In addition to that, eat fermented foods like saeurkraut, yoghurt (unsweetened), natto or kimchi which contain probiotics that support the immune system’s function.
Foods like colostrum (find it in powder form in your health food store – add some to a smoothie) or probiotics may also be helpful for supporting immune function (16).
Drinking or even gargling with green tea (17) can reduce the risk of contracting viruses because the tannins in green tea have antiviral properties. Even gargling with hot (not boiling!) water can help, as viruses become denatured (and therefore die) when exposed to heat.
It appears that this coronavirus enters human cells using ACE2 enzymes (Angiotensin Converting Enzyme), and uses them to replicate. These enzymes are in high concentration on our tongue, lungs and heart. This is why the progression to acute respiratory distress can be so rapid for people who are infected. Hence the simple act of drinking warm liquids regularly can potentially help reduce infection, by reducing how many can reach the lungs.
Other than that, I’m supplementing a few nutrients to support my immunity, namely:
- Vitamin C – 2mg per day in divided doses. If I do get sick, I’d increase that to 1g per hour. Intravenous vitamin C is starting to be used in hospitalised cases of coronavirus with some success (18).
- Zinc – 20mg per day in divided doses. Zinc citrate lozenges have been shown to inhibit virus production. You can find these at your local pharmacy (zinc gluconate lozenges are helpful too) (19).
If I do feel unwell, there are a range of options I would consider for mild to moderate symptoms:
- Herbs such as Licorice, Andrographis, Rosemary, Green Tea and Baical Skullcap. All of these work in different ways – from boosting immunity to being anti-viral or anti-inflammatory.
- Bioceuticals ArmaForce and UltraDefense Mushroom 7 (you can get these from some pharmacies)
- If in respiratory distress, compounds that have been shown to reduce the ‘inflammasome’ – part of the innate immune system responsible for the inflammatory response that has been implicated in severe, often fatal, outcomes (due to the ‘cytokine storm’ that causes so much inflammation, it leads to cell damage) such as melatonin, resveratrol, quercetin (20), EGCG from green tea, and curcumin (21).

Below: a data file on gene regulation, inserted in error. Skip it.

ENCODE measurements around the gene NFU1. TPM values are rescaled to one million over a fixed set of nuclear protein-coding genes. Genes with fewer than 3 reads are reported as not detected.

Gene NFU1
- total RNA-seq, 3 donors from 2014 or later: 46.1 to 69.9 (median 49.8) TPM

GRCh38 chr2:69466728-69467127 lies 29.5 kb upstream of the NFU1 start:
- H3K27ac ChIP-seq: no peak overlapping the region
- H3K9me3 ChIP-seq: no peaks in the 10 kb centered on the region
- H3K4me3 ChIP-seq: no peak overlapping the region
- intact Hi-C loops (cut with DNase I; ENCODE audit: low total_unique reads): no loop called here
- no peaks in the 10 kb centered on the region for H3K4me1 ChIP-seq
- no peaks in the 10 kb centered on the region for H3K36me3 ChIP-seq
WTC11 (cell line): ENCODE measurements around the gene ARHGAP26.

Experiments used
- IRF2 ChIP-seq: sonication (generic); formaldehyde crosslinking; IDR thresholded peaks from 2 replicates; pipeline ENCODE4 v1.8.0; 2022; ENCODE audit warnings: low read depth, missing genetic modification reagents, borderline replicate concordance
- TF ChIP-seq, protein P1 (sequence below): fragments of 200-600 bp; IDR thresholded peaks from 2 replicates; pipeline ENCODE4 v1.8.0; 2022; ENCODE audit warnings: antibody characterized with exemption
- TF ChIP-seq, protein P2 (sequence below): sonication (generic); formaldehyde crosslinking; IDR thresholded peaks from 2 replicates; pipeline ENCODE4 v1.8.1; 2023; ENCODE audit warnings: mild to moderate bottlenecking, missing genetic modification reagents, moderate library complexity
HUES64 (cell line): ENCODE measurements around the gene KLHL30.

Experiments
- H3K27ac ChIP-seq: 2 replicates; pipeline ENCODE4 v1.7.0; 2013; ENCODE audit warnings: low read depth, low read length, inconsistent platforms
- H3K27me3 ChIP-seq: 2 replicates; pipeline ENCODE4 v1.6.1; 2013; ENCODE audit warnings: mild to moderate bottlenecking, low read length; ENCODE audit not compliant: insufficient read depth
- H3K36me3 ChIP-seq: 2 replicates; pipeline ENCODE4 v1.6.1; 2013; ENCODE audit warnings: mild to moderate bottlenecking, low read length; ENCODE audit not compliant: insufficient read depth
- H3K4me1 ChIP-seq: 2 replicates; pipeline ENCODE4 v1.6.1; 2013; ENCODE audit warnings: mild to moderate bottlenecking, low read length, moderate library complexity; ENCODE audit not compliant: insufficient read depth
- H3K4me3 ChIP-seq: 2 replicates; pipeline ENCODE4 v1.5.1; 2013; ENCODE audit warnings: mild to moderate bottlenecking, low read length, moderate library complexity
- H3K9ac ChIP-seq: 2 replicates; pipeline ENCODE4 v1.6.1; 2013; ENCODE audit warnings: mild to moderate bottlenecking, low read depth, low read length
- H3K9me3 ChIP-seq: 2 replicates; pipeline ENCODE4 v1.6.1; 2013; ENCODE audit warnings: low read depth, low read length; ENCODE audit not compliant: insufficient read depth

I hope the above strategies give you some things to focus on to improve your health and your resilience at this time.
Because there’s no better time than now to care for your health.
Your health and safety is of greatest importance to me. The above is information only and should not be taken as health advice. Always seek the advice of your healthcare practitioner who is aware of your current health status before making any changes to your health plan, and definitely before taking supplements and herbal medicines. Even natural medicines can be harmful in certain situations, especially if you take prescription medication.
Due to the sudden onset of covid-19, we don’t yet have peer reviewed research specific to treatments, so we’re working with the best insights and data we have. Therefore, references sourced for this article are based on past research on the actions of nutrients and herbs in relation to immune function or their therapeutic, physiological actions.
ABOUT MELISSA SMITH
Melissa is a naturopathic nutritionist and health coach who helps people who are feeling tired all the time get their energy and life back. She consults with people worldwide via webcam (AKA telehealth) from Melbourne, Australia.